There’s no pay from the IOC (International Olympic Committee) when they win a medal. But many countries Olympic committees pay their athletes for winning medals. Among them, The U.S., Russia, Canada, China & Italy and many more countries.
$20K-$50K per gold medal is typical in bigger countries. The smaller countries actually tend to pay more, $50K-$100K, since a single gold is more important to their country. Some athletes receive cars, houses and promise of jobs when they retire.
Tug of war was contested as a team event in the Summer Olympics at every Olympiad from 1900 to 1920. Originally the competition was entered by clubs, which meant that one country could win several medals. This happened in 1904, when the United States won all three medals, and in 1908 when the podium was occupied by three British teams. Sweden was also among the top countries with two medals, one as a member of the mixed team.
During its time as an Olympic sport, it was considered to be part of the Olympic athletics programme, although the sports of tug of war and athletics are now considered distinct. – Wikipedia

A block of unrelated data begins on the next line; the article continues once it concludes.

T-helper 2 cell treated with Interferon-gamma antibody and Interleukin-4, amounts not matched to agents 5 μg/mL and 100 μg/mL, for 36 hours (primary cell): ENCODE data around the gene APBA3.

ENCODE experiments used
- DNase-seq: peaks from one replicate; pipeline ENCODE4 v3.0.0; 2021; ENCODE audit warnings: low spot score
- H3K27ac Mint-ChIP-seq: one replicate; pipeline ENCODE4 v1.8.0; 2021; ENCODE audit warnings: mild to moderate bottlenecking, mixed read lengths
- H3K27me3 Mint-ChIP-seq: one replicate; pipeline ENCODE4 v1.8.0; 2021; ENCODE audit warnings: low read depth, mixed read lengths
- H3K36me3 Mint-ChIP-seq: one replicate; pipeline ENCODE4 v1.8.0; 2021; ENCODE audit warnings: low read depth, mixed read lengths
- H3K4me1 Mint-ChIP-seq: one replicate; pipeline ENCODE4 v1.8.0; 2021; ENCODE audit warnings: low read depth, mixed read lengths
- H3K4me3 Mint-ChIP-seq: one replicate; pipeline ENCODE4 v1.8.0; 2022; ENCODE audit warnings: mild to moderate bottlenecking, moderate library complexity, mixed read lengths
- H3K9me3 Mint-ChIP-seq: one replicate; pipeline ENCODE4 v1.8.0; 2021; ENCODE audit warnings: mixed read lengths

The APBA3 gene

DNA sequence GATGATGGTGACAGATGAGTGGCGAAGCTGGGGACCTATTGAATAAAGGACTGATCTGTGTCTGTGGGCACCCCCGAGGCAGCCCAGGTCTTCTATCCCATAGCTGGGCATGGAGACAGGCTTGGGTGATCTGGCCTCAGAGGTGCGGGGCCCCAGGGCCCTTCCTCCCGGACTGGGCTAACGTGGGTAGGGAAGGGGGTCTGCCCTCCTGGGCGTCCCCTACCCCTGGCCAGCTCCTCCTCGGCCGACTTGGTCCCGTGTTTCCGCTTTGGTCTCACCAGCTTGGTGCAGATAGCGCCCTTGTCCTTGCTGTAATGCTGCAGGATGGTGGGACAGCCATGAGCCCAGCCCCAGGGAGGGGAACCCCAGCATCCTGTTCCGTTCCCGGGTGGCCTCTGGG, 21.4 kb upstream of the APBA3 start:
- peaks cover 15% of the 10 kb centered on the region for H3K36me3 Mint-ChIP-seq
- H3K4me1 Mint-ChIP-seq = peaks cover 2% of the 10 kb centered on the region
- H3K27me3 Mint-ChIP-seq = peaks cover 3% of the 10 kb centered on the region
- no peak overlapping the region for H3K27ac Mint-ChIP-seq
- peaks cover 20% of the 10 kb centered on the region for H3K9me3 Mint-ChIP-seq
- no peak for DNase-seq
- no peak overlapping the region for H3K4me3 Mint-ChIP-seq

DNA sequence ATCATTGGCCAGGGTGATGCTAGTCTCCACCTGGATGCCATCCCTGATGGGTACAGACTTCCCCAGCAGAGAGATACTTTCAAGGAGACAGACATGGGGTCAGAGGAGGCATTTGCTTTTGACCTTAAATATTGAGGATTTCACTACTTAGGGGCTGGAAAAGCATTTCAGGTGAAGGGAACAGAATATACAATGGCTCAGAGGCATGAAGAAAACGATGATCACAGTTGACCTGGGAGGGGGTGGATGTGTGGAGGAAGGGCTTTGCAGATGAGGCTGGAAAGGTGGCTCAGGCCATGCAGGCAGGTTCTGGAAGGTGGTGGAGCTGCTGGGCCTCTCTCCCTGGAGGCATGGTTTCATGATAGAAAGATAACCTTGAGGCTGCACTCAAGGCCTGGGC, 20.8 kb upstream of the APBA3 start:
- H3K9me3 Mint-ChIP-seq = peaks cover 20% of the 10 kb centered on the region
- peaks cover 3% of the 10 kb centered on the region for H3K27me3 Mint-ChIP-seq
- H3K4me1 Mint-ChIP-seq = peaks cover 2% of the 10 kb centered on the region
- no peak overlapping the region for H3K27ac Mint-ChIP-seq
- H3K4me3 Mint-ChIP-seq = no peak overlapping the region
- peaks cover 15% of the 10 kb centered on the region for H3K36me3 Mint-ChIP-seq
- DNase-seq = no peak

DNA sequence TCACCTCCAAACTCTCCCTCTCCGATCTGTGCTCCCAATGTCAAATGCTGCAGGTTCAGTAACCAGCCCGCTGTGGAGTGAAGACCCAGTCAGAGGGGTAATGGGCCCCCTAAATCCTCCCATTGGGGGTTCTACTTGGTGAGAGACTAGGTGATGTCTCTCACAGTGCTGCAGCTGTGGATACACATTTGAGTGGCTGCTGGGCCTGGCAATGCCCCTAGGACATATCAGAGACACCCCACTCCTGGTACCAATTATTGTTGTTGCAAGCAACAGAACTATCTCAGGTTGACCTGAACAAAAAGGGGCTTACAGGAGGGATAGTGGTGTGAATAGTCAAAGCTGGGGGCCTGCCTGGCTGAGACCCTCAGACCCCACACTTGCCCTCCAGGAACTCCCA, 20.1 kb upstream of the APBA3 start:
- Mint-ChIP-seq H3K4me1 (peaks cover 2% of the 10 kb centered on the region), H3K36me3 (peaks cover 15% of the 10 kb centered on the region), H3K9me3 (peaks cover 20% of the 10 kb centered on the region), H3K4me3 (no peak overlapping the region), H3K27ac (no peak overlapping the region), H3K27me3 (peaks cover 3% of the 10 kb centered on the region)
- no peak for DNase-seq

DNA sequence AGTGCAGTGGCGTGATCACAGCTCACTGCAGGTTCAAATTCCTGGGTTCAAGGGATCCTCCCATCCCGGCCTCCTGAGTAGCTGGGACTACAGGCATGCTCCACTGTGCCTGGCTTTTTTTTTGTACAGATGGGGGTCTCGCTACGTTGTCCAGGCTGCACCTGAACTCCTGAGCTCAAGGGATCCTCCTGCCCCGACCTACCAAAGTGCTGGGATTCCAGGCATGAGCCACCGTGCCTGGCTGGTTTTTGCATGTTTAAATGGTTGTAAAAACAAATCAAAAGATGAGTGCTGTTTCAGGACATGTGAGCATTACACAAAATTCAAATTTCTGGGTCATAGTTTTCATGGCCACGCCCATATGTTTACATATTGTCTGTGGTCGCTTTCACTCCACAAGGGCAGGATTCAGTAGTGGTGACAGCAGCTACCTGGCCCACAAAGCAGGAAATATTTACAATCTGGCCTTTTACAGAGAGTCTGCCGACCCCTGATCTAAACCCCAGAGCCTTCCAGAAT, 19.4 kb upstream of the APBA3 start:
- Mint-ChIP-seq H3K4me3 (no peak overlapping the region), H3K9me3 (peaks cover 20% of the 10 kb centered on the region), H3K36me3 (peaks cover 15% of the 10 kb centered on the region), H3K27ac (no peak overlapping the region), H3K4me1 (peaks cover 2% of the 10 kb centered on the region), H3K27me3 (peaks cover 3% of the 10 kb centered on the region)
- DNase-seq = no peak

Tug of war was also a part of the ancient Olympic games…
In 1922, the Royal Swedish Academy awarded Albert Einstein the 1921 Nobel Prize in Physics. The official announcement came when Einstein was on a lecture tour in Japan. Einstein’s General Theory of Relativity was, at that time, still controversial and members of the Swedish Academy avoided the issue by granting him the prize for his groundbreaking contribution to the understanding of the Photoelectric Effect. Some of them did support General Relativity, but a mere eclipse was not enough proof for all committee members to risk their reputations on Einstein’s new theory.